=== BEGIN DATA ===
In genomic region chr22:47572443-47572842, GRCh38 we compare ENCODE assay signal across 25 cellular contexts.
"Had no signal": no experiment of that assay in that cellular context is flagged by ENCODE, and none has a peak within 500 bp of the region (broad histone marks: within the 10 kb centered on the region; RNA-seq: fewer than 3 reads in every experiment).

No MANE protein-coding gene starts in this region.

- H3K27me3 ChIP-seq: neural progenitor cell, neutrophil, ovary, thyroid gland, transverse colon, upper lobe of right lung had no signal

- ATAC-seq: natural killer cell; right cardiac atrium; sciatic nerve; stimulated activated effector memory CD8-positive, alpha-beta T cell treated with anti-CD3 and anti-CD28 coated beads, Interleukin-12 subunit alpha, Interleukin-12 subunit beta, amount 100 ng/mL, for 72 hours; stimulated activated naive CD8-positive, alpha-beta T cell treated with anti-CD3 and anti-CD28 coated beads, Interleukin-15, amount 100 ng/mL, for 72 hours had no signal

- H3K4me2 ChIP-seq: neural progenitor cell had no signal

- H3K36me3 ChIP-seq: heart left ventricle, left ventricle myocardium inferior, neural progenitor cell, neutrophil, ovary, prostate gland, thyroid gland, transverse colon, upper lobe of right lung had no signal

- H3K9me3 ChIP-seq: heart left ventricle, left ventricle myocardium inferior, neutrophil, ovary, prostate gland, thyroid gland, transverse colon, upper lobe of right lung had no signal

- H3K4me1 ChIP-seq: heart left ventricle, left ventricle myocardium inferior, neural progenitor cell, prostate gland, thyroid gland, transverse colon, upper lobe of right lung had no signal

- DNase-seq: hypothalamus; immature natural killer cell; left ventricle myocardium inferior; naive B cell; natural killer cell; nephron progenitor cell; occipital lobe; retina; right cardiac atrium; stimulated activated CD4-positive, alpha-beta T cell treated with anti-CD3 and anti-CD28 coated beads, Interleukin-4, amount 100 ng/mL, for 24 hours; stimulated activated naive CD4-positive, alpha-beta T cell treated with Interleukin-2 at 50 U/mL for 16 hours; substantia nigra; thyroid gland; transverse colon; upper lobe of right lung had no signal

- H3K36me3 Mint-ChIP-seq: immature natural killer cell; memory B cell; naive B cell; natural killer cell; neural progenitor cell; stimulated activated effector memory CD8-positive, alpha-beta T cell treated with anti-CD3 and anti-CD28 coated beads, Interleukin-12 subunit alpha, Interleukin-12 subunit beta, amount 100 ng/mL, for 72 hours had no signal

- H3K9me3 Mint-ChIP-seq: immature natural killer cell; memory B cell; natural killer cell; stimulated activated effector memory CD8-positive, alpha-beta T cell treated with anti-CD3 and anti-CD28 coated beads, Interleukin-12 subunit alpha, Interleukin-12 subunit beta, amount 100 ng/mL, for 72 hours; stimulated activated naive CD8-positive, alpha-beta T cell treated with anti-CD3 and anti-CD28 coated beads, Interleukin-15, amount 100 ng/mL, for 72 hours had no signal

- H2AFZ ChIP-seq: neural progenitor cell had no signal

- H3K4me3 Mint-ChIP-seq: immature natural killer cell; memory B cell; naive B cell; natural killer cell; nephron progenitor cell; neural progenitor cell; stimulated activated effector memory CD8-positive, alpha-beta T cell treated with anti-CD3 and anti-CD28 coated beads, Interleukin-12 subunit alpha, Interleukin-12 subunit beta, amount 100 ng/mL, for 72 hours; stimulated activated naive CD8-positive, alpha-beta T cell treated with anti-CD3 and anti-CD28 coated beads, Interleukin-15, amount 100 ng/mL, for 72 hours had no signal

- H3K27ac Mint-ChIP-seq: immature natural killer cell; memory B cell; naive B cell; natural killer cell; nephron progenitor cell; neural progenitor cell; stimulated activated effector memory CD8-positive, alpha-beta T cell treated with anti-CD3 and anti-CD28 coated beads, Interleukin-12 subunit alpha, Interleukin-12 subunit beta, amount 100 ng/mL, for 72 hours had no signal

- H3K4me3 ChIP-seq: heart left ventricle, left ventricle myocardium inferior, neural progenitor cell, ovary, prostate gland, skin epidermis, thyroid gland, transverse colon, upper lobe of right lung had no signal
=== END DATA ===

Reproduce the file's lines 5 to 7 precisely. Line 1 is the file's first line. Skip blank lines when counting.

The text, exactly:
- ATAC-seq: natural killer cell; right cardiac atrium; sciatic nerve; stimulated activated effector memory CD8-positive, alpha-beta T cell treated with anti-CD3 and anti-CD28 coated beads, Interleukin-12 subunit alpha, Interleukin-12 subunit beta, amount 100 ng/mL, for 72 hours; stimulated activated naive CD8-positive, alpha-beta T cell treated with anti-CD3 and anti-CD28 coated beads, Interleukin-15, amount 100 ng/mL, for 72 hours had no signal

- H3K4me2 ChIP-seq: neural progenitor cell had no signal

- H3K36me3 ChIP-seq: heart left ventricle, left ventricle myocardium inferior, neural progenitor cell, neutrophil, ovary, prostate gland, thyroid gland, transverse colon, upper lobe of right lung had no signal